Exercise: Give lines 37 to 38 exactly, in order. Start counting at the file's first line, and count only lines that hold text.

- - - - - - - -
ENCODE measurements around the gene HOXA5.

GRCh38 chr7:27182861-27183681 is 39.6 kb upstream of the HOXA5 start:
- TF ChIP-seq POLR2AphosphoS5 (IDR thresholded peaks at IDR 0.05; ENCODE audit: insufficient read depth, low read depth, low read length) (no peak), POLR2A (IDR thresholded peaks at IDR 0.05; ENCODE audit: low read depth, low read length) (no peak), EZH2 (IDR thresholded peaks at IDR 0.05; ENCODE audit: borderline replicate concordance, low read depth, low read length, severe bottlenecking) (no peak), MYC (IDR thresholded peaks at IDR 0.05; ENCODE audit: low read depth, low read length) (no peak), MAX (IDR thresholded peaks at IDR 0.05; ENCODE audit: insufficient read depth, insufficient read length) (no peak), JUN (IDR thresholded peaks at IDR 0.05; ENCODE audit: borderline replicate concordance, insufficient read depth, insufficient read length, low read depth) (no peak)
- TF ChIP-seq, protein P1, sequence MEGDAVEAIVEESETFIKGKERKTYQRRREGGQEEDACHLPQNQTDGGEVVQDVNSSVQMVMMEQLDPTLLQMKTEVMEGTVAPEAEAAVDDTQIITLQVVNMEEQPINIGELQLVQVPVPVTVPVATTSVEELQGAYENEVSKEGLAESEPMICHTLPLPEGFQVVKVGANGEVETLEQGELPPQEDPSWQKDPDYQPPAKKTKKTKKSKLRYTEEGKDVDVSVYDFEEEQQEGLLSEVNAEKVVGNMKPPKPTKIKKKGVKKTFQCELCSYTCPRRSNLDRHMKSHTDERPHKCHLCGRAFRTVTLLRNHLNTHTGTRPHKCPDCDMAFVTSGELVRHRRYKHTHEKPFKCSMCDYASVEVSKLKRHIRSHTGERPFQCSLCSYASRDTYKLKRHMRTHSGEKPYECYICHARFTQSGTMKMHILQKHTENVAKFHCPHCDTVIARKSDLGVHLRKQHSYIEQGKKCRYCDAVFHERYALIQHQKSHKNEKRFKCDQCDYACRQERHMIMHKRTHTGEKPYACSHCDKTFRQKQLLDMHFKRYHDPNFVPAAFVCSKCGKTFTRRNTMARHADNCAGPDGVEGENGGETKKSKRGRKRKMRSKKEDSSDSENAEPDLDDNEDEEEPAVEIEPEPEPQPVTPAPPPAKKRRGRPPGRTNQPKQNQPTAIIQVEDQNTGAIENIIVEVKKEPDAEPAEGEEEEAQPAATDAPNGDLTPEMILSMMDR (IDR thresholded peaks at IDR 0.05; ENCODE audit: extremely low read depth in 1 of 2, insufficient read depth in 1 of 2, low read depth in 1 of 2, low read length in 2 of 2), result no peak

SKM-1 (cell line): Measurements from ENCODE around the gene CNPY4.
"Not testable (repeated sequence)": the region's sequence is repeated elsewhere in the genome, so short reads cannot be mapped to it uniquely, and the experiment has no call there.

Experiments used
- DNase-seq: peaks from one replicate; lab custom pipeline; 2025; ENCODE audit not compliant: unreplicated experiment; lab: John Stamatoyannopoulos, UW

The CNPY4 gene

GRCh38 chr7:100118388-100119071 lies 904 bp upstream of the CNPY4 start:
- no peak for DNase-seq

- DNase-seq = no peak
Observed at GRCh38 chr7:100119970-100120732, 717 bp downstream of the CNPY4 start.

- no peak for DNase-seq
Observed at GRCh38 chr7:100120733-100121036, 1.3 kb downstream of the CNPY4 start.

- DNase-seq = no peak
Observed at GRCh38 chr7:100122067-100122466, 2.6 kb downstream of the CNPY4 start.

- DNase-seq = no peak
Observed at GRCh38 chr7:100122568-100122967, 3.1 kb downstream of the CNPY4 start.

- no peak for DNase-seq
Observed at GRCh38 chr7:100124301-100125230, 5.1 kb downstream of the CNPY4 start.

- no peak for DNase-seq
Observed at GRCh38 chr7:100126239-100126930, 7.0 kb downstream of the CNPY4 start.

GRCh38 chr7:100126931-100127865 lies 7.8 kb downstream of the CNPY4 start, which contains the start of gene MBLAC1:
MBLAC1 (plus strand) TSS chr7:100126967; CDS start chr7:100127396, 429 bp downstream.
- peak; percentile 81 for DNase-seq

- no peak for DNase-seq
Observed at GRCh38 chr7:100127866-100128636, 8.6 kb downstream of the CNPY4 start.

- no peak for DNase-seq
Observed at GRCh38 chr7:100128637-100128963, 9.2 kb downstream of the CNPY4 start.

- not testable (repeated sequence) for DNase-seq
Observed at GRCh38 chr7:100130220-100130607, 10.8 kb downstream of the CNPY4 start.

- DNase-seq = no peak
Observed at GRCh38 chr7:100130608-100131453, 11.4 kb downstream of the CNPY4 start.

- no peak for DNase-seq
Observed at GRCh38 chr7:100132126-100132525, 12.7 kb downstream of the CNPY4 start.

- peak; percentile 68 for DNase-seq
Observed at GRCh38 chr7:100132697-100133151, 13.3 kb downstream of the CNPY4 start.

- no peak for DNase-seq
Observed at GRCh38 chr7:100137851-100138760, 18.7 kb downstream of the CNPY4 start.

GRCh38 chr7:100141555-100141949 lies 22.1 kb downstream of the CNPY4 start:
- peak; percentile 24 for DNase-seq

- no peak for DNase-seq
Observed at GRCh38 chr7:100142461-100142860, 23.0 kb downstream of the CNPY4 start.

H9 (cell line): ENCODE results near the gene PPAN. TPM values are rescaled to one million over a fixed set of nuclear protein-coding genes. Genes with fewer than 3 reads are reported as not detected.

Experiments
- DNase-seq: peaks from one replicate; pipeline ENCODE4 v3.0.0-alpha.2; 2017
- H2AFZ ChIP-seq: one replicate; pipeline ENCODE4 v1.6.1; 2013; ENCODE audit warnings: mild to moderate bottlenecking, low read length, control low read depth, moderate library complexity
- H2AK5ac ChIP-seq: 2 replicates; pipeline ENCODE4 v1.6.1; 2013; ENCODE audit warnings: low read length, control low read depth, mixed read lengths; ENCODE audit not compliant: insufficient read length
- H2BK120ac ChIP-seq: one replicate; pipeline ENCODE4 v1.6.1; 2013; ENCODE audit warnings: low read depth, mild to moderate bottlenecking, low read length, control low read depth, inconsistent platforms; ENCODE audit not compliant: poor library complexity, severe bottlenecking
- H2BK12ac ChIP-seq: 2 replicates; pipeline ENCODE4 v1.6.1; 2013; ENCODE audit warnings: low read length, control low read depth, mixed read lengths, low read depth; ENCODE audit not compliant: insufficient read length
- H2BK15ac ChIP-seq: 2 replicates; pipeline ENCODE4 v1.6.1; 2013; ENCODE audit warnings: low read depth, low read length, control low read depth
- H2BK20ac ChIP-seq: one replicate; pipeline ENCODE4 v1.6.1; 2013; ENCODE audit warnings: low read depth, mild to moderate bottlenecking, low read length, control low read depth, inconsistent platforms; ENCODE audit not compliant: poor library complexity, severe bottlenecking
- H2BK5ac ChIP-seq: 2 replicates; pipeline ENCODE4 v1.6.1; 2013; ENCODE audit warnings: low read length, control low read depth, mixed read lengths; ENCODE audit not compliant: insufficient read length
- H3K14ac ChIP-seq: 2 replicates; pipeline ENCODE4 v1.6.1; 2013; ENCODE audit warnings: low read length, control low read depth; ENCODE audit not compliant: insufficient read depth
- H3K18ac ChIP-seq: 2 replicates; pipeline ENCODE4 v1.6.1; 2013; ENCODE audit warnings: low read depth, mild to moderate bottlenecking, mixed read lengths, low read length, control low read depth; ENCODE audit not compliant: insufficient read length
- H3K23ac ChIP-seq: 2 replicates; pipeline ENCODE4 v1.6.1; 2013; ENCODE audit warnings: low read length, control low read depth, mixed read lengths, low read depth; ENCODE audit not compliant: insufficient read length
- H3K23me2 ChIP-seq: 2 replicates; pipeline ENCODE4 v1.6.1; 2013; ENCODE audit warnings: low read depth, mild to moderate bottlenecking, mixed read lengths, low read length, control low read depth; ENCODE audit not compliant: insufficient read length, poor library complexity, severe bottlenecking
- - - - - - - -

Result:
- peak; percentile 68 for DNase-seq
Observed at GRCh38 chr7:100132697-100133151, 13.3 kb downstream of the CNPY4 start.